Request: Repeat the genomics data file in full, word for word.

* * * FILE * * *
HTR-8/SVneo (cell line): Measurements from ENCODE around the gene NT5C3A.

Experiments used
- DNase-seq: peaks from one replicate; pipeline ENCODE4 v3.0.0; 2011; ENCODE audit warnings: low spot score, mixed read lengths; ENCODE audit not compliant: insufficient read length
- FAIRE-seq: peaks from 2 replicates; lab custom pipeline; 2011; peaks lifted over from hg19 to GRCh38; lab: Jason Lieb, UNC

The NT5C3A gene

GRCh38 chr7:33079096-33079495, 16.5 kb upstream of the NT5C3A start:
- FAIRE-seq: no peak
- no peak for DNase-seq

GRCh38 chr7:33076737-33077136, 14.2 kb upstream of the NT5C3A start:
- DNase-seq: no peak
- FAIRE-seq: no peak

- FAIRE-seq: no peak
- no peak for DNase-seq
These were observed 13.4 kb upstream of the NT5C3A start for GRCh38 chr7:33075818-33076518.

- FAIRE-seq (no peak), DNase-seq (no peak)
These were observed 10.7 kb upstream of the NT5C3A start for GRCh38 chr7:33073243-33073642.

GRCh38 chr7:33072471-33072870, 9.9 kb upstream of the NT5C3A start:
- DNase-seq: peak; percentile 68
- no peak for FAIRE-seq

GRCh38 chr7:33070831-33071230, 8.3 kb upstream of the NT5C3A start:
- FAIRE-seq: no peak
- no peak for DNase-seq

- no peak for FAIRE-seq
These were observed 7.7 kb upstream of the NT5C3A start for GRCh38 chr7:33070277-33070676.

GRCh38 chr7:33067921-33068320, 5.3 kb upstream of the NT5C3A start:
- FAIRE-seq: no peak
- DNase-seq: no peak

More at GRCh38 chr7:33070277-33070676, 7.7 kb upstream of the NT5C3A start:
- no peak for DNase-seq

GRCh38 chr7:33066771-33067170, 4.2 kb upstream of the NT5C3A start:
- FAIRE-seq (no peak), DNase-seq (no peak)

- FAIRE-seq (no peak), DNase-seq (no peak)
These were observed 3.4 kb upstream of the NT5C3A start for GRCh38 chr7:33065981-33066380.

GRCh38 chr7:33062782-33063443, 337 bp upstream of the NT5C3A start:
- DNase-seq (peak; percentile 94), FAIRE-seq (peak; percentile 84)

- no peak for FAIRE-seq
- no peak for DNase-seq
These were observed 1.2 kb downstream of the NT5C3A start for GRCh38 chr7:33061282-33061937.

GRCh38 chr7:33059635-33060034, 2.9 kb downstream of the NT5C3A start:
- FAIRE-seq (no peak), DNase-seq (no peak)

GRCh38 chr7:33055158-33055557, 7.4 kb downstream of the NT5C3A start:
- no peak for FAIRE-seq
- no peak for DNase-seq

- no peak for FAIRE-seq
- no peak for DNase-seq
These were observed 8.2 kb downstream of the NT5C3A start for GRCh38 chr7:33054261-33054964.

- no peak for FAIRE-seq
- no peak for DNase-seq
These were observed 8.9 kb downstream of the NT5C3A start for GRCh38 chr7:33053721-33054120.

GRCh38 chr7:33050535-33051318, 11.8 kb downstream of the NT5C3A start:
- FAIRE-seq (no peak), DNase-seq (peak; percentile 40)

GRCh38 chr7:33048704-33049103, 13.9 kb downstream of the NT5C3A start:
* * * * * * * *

HTR-8/SVneo (cell line): Measurements from ENCODE around the gene NT5C3A.

Experiments used
- DNase-seq: peaks from one replicate; pipeline ENCODE4 v3.0.0; 2011; ENCODE audit warnings: low spot score, mixed read lengths; ENCODE audit not compliant: insufficient read length
- FAIRE-seq: peaks from 2 replicates; lab custom pipeline; 2011; peaks lifted over from hg19 to GRCh38; lab: Jason Lieb, UNC

The NT5C3A gene

GRCh38 chr7:33079096-33079495, 16.5 kb upstream of the NT5C3A start:
- FAIRE-seq: no peak
- no peak for DNase-seq

GRCh38 chr7:33076737-33077136, 14.2 kb upstream of the NT5C3A start:
- DNase-seq: no peak
- FAIRE-seq: no peak

- FAIRE-seq: no peak
- no peak for DNase-seq
These were observed 13.4 kb upstream of the NT5C3A start for GRCh38 chr7:33075818-33076518.

- FAIRE-seq (no peak), DNase-seq (no peak)
These were observed 10.7 kb upstream of the NT5C3A start for GRCh38 chr7:33073243-33073642.

GRCh38 chr7:33072471-33072870, 9.9 kb upstream of the NT5C3A start:
- DNase-seq: peak; percentile 68
- no peak for FAIRE-seq

GRCh38 chr7:33070831-33071230, 8.3 kb upstream of the NT5C3A start:
- FAIRE-seq: no peak
- no peak for DNase-seq

- no peak for FAIRE-seq
These were observed 7.7 kb upstream of the NT5C3A start for GRCh38 chr7:33070277-33070676.

GRCh38 chr7:33067921-33068320, 5.3 kb upstream of the NT5C3A start:
- FAIRE-seq: no peak
- DNase-seq: no peak

More at GRCh38 chr7:33070277-33070676, 7.7 kb upstream of the NT5C3A start:
- no peak for DNase-seq

GRCh38 chr7:33066771-33067170, 4.2 kb upstream of the NT5C3A start:
- FAIRE-seq (no peak), DNase-seq (no peak)

- FAIRE-seq (no peak), DNase-seq (no peak)
These were observed 3.4 kb upstream of the NT5C3A start for GRCh38 chr7:33065981-33066380.

GRCh38 chr7:33062782-33063443, 337 bp upstream of the NT5C3A start:
- DNase-seq (peak; percentile 94), FAIRE-seq (peak; percentile 84)

- no peak for FAIRE-seq
- no peak for DNase-seq
These were observed 1.2 kb downstream of the NT5C3A start for GRCh38 chr7:33061282-33061937.

GRCh38 chr7:33059635-33060034, 2.9 kb downstream of the NT5C3A start:
- FAIRE-seq (no peak), DNase-seq (no peak)

GRCh38 chr7:33055158-33055557, 7.4 kb downstream of the NT5C3A start:
- no peak for FAIRE-seq
- no peak for DNase-seq

- no peak for FAIRE-seq
- no peak for DNase-seq
These were observed 8.2 kb downstream of the NT5C3A start for GRCh38 chr7:33054261-33054964.

- no peak for FAIRE-seq
- no peak for DNase-seq
These were observed 8.9 kb downstream of the NT5C3A start for GRCh38 chr7:33053721-33054120.

GRCh38 chr7:33050535-33051318, 11.8 kb downstream of the NT5C3A start:
- FAIRE-seq (no peak), DNase-seq (peak; percentile 40)

GRCh38 chr7:33048704-33049103, 13.9 kb downstream of the NT5C3A start: